BENNY CARTER AND HIS ORCHESTRA Further Definitions (Speakers Corner)

On this 1961 recording saxophonist Benny Carter is accompanied by, if hardly an orchestra, then at least a little big band, the octet including such famous personnel as Coleman Hawkins and Jimmy Garrison. The result is a very Ellington-esque album, and in all honesty I’m as nonplussed  by “Further Definitions” as I am by the Duke’s work. “Crazy Rhythm” is probably the most, and for me only, immediately familiar tune here, having been used as the closing theme on “The Goon Show”. The remainder of this brief album simply slides past without leaving an impression, exemplary though the musicianship undoubtedly is. In fact, guitarist John Collins seems totally subsumed into the group’s sound, not being granted a single solo on the entire album.

Its case isn’t helped by somewhat crude, rough-sounding sonics that even Speakers Corner’s meticulous attention to detail can’t ameliorate on this typically well-pressed vinyl reissue. Maybe it has something to do with the saxophonist-heavy lineup (there being four in all) but for whatever reason, “Further Definitions” has a sandpapery edge that makes it a trial to listen to.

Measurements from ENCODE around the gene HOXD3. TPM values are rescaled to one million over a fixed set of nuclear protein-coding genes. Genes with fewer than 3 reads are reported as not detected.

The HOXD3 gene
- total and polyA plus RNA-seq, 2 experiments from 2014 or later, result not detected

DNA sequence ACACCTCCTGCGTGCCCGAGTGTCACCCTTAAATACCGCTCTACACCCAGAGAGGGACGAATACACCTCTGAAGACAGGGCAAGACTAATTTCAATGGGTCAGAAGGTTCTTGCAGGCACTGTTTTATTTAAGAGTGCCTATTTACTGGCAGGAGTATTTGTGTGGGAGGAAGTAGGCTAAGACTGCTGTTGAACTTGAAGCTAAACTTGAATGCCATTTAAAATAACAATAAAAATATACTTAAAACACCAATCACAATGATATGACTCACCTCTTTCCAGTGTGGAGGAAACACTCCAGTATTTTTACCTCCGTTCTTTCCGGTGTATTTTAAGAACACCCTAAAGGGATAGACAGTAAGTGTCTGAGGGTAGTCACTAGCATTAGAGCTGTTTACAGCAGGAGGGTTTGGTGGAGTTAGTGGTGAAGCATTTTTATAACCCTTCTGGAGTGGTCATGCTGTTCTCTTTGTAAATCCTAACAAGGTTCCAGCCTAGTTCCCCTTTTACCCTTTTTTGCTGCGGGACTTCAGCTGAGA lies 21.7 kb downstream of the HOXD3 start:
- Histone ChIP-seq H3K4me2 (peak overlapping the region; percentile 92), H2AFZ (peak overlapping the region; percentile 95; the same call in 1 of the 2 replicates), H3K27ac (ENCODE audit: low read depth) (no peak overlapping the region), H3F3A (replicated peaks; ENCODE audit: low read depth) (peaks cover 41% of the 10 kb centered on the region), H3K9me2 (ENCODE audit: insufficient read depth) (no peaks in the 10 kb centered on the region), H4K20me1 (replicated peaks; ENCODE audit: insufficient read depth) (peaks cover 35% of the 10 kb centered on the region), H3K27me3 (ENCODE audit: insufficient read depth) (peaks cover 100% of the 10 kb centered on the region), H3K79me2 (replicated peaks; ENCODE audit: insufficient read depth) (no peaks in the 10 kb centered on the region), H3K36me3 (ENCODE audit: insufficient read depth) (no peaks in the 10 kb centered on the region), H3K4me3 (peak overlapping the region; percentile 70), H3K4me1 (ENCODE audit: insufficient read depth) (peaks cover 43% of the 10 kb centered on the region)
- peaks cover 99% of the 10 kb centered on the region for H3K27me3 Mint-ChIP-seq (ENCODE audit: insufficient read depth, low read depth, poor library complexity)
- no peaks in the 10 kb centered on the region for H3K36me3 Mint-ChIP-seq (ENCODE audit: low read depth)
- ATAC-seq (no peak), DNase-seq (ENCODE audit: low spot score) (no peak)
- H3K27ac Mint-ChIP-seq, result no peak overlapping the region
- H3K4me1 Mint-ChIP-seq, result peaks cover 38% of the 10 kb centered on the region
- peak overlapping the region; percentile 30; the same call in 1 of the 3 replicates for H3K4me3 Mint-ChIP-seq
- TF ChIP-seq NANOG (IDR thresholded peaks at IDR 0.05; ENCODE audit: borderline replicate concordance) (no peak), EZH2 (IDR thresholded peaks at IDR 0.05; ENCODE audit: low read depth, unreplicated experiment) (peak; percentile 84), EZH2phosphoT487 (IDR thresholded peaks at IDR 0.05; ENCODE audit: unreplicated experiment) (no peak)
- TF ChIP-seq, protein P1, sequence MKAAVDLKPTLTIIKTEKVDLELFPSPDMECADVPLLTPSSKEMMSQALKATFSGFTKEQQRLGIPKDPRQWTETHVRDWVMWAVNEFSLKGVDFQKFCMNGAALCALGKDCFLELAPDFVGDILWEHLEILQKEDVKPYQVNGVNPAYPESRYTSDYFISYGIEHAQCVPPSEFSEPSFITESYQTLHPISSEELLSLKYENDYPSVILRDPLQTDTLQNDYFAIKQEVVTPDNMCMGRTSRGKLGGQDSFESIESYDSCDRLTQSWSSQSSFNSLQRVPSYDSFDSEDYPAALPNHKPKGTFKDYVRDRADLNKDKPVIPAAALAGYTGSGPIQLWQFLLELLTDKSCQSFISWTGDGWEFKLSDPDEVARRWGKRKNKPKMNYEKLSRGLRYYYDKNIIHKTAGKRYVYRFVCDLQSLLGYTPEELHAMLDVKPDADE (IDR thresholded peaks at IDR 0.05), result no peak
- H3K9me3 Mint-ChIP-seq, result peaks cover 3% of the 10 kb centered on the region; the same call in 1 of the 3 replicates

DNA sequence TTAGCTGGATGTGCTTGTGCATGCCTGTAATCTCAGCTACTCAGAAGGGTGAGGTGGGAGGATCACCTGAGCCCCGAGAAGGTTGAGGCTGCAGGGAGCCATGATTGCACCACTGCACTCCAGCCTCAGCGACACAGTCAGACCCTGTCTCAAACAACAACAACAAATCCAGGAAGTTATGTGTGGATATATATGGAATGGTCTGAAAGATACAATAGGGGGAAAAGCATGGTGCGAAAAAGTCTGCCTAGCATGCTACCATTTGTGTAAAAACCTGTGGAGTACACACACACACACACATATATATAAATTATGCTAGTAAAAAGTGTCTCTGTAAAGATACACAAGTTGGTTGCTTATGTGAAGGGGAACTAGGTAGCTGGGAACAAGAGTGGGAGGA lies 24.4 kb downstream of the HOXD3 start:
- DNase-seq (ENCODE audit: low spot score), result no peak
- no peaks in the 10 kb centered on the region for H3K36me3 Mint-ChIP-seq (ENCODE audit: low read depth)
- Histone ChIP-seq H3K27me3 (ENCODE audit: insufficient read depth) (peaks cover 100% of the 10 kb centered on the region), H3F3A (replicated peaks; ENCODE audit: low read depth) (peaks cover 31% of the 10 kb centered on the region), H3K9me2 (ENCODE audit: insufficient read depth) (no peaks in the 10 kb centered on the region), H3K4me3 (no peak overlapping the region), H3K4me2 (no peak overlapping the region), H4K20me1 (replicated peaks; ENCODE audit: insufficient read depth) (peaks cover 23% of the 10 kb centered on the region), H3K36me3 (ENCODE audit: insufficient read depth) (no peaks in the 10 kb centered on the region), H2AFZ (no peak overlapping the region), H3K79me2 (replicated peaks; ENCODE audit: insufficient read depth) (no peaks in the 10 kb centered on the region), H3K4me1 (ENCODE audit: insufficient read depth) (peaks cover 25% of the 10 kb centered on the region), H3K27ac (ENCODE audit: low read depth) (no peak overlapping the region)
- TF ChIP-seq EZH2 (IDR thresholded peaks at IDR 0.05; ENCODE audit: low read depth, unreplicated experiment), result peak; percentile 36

BENNY CARTER Jazz Giant (Analogue Productions) 

Nonplussed as I was with Carter’s later “Further Definitions”, this 1958 album is great. Featuring easygoing, good time jazz from a septet that includes luminaries such as Ben Webster, Andre Previn, Leroy Vinnegar and Shelly Manne, it’s infectiously enjoyable stuff. “Blue Lou” models a visceral, full-blooded attack, “Ain’t She Sweet” is arguably the most familiar tune here thanks to its Beatles connection and “How Can You Lose” is all salacious New Orleans earthiness. This early stereo recording is a bit primitively arranged in places; with all the brass crowded into one speaker and the rhythm section in the other when the former lay out it can leave the listener afflicted with what seems like sudden, profound deafness. That notwithstanding, this is a great album, its title no empty display of hyperbole. As Nat Hentoff’s far-sighted sleevenote, written nearly 53 years ago, attests, “It’s been a long time coming, but it’s also going to be played a long time”.

It helps that Analogue Productions’ reissue sounds phenomenally good. Pressed on two heavyweight 45 rpm discs, it’s firmly in the so-real-it’s-unreal category sonically, true to life to the extent that the mechanical clank, whoosh and thrum of the instruments almost distracts from the music at times. Analogue Productions’ packaging still lags some way behind what Music Matters’ Blue Note reissues achieve, with both records wedged unceremoniously in a thin, non-gatefold sleeve. Nevertheless, this is that rare objet d’art that can brighten my day simply by knowing it’s sitting there on the shelf waiting to be enjoyed.